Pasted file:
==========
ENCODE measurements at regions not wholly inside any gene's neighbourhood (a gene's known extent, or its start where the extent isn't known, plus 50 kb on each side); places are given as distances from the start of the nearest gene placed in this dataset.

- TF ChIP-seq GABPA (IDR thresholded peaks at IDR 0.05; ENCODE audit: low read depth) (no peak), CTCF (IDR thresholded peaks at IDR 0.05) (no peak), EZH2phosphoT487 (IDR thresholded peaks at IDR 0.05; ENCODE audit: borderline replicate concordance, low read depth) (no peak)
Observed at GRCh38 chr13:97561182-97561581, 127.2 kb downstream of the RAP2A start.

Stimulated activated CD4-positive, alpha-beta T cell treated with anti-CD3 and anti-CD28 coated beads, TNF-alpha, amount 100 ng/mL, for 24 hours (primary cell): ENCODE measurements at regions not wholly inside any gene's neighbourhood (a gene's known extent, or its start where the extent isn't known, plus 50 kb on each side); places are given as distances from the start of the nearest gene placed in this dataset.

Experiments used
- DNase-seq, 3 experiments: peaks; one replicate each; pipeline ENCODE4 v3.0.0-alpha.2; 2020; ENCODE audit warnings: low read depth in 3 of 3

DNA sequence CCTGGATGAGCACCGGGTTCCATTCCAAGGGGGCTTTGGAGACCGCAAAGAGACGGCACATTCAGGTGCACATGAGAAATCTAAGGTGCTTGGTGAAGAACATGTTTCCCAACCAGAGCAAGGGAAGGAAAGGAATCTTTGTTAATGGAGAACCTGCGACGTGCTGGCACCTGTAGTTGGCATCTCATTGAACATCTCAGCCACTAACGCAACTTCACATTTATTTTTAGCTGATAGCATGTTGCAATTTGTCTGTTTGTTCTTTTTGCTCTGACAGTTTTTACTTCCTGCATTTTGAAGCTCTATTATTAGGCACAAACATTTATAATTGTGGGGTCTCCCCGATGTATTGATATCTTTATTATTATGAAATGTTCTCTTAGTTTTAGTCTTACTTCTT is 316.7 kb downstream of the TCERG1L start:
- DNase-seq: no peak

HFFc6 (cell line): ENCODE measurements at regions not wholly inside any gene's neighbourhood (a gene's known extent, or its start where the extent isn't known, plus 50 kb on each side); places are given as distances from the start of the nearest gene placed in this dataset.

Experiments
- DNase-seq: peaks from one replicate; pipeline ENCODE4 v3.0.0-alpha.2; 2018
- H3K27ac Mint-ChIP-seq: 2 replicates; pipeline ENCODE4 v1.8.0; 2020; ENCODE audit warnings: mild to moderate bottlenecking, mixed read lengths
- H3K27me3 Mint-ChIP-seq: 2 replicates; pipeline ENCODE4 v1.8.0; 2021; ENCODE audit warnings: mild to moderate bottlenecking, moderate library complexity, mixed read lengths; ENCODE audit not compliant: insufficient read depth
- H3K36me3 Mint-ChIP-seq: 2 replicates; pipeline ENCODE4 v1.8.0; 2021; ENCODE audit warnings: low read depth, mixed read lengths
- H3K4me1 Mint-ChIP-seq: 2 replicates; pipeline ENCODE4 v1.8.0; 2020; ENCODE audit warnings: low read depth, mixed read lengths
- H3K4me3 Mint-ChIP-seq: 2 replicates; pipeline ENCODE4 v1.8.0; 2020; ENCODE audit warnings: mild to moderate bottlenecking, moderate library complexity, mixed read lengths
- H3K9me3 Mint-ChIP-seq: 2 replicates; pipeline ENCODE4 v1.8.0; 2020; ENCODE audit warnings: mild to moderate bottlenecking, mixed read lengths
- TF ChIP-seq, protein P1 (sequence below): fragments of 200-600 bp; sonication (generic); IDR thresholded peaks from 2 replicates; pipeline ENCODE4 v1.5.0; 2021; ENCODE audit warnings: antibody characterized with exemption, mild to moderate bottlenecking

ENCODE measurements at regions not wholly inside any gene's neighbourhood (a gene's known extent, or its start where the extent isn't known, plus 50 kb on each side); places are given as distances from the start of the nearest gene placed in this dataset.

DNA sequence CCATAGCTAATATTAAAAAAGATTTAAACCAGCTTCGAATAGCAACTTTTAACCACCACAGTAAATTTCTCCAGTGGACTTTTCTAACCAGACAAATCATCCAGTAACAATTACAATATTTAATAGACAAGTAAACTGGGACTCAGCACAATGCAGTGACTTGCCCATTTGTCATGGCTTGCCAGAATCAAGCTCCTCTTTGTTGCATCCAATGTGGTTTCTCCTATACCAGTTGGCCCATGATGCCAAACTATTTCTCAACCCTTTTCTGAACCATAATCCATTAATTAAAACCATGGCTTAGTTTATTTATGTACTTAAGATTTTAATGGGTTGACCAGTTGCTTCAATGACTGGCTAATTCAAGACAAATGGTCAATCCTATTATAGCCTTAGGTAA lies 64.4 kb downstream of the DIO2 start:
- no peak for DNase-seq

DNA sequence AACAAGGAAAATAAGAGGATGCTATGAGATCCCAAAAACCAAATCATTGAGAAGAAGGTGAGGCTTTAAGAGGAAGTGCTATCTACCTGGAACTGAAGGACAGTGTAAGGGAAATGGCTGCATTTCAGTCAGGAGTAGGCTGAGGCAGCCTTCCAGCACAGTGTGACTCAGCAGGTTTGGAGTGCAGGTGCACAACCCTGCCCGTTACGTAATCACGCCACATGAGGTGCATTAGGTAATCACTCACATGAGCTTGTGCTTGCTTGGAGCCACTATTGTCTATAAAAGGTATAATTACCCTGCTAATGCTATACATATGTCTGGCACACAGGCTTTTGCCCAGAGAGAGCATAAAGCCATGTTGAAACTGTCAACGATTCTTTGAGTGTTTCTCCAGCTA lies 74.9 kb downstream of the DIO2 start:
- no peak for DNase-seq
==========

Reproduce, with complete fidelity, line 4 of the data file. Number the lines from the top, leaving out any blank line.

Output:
Stimulated activated CD4-positive, alpha-beta T cell treated with anti-CD3 and anti-CD28 coated beads, TNF-alpha, amount 100 ng/mL, for 24 hours (primary cell): ENCODE measurements at regions not wholly inside any gene's neighbourhood (a gene's known extent, or its start where the extent isn't known, plus 50 kb on each side); places are given as distances from the start of the nearest gene placed in this dataset.